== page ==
Fracture Healing

Fracture Healing is mineralisation of mesenchymal tissue or new bone formation by the process of regeneration and repair.

Fracture healing is majorly of two types-

  • Primary union

When fracture can not be treated conservatively, it requires surgical approximation by application of compression clamps or metal plates. Such fracture units without haematoma formation. These are early ambulatory but slow healing fractures.

Fig- Surgical repair by ORIF with plates and Screws
  • Secondary union

It is a common type of fracture which heals by immobilization in plaster cast or in operation that is done without disturbing fracture haematoma.

It occurs in continuous series of stages-

  1. Stage of haematoma
  2. Stage of granulation tissue
  3. Stage of callus formation
  4. Stages of remodelling (consolidation)
  5. Stage of modelling (remodelling)

1.Stage of haematoma-

Due to sharp fractured edges nearby vessels and soft tissues get torned resulting in localised accumulation of blood and formation of haematoma which later develops in a meshwork for granulation tissue. Due to ischemic necrosis few osteocytes die whereas few convert to precursor cells.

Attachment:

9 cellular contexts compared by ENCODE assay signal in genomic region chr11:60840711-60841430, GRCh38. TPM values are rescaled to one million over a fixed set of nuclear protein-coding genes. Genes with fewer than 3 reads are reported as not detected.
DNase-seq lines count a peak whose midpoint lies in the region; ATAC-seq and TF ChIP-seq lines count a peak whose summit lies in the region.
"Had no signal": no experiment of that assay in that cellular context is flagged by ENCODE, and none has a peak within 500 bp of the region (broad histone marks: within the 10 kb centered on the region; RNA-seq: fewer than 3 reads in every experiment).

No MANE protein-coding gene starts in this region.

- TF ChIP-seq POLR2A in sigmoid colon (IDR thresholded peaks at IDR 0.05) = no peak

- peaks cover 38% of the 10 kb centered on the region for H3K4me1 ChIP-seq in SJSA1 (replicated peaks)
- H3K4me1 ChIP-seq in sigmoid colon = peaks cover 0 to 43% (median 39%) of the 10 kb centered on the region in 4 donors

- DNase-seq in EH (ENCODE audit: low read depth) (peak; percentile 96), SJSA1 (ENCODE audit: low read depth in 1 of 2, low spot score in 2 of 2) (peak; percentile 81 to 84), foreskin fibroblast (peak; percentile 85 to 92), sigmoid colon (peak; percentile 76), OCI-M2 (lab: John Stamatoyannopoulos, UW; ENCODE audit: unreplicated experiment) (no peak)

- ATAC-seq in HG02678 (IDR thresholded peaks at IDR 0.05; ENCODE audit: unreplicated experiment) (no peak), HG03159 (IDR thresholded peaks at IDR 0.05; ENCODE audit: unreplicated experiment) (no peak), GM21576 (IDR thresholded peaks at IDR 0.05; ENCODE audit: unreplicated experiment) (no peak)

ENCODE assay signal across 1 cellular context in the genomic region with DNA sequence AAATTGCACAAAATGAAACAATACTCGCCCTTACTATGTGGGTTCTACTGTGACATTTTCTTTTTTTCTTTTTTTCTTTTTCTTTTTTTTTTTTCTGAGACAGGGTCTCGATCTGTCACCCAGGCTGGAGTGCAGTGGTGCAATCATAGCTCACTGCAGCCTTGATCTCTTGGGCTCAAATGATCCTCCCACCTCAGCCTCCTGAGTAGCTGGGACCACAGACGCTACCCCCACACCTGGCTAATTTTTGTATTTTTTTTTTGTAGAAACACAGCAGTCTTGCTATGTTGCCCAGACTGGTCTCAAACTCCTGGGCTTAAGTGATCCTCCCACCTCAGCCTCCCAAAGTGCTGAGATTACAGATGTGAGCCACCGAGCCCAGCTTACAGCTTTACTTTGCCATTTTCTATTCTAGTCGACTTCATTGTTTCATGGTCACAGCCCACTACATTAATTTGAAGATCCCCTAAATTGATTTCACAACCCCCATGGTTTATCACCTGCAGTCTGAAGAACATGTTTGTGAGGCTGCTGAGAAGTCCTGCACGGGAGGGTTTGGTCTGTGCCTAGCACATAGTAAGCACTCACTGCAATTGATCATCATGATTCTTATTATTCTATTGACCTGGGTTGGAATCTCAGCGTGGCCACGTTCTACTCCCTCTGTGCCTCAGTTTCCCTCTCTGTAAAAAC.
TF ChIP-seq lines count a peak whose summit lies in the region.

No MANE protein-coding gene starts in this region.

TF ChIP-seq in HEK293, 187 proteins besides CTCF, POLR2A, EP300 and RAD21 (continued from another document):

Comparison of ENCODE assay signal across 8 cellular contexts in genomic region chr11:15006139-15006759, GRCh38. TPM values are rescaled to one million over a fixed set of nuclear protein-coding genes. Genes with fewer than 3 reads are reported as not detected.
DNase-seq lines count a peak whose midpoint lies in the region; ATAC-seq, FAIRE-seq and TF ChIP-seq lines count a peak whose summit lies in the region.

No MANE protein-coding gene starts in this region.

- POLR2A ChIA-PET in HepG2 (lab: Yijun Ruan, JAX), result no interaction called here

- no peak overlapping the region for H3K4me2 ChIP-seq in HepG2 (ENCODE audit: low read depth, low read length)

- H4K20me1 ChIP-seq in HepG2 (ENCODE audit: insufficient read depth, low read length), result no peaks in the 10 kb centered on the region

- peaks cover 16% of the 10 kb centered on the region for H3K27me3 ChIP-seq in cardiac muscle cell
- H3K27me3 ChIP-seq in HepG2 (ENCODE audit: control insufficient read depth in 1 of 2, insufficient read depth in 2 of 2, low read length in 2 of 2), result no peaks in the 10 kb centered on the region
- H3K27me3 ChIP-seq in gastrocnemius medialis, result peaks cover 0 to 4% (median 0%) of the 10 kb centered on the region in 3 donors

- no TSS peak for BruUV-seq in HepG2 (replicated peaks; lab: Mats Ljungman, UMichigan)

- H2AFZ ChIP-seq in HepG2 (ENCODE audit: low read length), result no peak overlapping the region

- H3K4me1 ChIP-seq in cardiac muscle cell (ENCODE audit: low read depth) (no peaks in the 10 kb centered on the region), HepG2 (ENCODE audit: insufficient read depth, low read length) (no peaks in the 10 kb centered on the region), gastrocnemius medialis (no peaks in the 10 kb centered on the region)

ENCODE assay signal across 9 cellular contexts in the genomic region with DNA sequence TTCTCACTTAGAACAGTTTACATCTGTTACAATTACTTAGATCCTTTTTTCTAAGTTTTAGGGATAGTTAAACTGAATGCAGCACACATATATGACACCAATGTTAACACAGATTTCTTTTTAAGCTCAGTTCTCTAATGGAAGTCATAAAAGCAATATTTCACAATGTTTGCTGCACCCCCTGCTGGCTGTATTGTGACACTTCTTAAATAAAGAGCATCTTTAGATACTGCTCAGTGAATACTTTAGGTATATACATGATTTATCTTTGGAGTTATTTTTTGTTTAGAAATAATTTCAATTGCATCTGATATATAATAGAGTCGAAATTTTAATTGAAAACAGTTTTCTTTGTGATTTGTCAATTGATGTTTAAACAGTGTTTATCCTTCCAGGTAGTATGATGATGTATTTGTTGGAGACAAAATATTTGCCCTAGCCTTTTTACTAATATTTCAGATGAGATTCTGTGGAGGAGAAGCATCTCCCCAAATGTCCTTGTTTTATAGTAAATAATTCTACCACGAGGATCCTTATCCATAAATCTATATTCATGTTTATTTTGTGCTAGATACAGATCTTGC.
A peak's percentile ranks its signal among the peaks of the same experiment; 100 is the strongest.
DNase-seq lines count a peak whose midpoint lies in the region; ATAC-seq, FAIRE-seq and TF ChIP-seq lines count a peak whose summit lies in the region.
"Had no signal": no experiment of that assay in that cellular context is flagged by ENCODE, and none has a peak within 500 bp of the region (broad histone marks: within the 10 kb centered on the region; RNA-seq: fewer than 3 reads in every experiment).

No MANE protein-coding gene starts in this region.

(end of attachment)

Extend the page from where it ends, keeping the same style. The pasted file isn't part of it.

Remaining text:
2. Stage of granulation tissue-

In this stage precursor cells differentiate to form fibroblasts, new vessels and osteoblasts etc and proliferation of mesenchymal cells from periosteum and endosteum.

Clots are removed by proliferation of macrophages, giant cells and other cells.

3. Stage of callus formation-

The granulation tissue further differentiates to form an osteoid matrix. This undergoes calcification to form a “woven bone callus” that bridges the gap between featured ends.

Woven bone is First sign of bone formation that is visible on x-ray.

4. Stage of remodeling-

Woven bone is replaced by osteoclast, new vessels and osteoblasts which form lamellar bone by developing the Harvesian system around vessels. The bone regains its strength.

5.Stage of modelling-

The bone regains its original shape. The major stimulus to this process comes from local bone strains i.e., weight bearing stresses and muscle forces when the person resumes activity. The process generally continues for life time.


  • Harsh Mohan ( Textbook of pathology)
  • J. Maheshwari and Vikram A. Mhaskar ( Essential orthopaedics)